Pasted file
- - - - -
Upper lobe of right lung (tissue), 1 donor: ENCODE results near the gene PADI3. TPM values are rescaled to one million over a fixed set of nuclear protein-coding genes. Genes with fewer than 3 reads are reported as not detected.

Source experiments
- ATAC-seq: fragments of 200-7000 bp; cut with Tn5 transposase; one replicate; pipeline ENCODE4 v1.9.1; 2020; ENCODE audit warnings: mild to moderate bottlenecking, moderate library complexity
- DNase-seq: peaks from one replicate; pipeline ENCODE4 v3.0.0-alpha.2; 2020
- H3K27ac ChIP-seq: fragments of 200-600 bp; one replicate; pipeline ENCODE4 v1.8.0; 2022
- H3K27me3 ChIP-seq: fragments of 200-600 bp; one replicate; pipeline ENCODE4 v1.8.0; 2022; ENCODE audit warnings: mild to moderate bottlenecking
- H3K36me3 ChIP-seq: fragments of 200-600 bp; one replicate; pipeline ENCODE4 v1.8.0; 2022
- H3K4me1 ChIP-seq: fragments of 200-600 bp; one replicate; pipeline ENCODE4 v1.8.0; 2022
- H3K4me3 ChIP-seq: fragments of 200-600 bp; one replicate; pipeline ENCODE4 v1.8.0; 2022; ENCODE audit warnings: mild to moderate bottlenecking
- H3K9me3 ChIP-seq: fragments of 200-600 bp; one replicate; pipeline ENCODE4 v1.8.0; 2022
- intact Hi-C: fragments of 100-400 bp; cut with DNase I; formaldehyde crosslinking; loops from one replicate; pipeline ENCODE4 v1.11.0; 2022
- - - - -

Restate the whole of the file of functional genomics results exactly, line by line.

Upper lobe of right lung (tissue), 1 donor: ENCODE results near the gene PADI3. TPM values are rescaled to one million over a fixed set of nuclear protein-coding genes. Genes with fewer than 3 reads are reported as not detected.

Source experiments
- ATAC-seq: fragments of 200-7000 bp; cut with Tn5 transposase; one replicate; pipeline ENCODE4 v1.9.1; 2020; ENCODE audit warnings: mild to moderate bottlenecking, moderate library complexity
- DNase-seq: peaks from one replicate; pipeline ENCODE4 v3.0.0-alpha.2; 2020
- H3K27ac ChIP-seq: fragments of 200-600 bp; one replicate; pipeline ENCODE4 v1.8.0; 2022
- H3K27me3 ChIP-seq: fragments of 200-600 bp; one replicate; pipeline ENCODE4 v1.8.0; 2022; ENCODE audit warnings: mild to moderate bottlenecking
- H3K36me3 ChIP-seq: fragments of 200-600 bp; one replicate; pipeline ENCODE4 v1.8.0; 2022
- H3K4me1 ChIP-seq: fragments of 200-600 bp; one replicate; pipeline ENCODE4 v1.8.0; 2022
- H3K4me3 ChIP-seq: fragments of 200-600 bp; one replicate; pipeline ENCODE4 v1.8.0; 2022; ENCODE audit warnings: mild to moderate bottlenecking
- H3K9me3 ChIP-seq: fragments of 200-600 bp; one replicate; pipeline ENCODE4 v1.8.0; 2022
- intact Hi-C: fragments of 100-400 bp; cut with DNase I; formaldehyde crosslinking; loops from one replicate; pipeline ENCODE4 v1.11.0; 2022